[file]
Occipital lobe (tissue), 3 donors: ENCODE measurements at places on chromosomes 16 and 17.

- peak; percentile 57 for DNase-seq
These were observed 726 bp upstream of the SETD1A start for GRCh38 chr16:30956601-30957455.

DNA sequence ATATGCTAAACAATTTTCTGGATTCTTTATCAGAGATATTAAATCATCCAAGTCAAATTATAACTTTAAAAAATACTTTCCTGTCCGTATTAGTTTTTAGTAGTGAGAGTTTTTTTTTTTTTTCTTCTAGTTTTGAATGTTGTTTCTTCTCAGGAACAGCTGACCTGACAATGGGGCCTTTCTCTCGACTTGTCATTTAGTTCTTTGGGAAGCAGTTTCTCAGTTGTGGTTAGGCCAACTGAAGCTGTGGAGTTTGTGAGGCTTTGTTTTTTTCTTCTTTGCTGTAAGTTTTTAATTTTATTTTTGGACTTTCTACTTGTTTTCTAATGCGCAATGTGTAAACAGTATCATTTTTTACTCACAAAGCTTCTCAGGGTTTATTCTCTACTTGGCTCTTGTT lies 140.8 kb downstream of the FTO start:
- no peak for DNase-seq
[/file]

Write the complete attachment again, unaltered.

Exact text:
Occipital lobe (tissue), 3 donors: ENCODE measurements at places on chromosomes 16 and 17.

- peak; percentile 57 for DNase-seq
These were observed 726 bp upstream of the SETD1A start for GRCh38 chr16:30956601-30957455.

DNA sequence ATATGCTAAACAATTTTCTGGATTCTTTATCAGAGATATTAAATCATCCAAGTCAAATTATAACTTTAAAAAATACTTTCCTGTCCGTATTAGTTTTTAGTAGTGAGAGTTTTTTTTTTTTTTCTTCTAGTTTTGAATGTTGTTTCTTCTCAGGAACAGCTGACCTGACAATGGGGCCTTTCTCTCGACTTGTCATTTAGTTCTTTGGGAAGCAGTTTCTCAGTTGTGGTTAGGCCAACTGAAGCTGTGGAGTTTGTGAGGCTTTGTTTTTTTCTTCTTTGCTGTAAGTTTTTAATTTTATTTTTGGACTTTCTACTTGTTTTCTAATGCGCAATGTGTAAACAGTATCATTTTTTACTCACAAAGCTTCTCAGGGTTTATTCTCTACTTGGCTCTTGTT lies 140.8 kb downstream of the FTO start:
- no peak for DNase-seq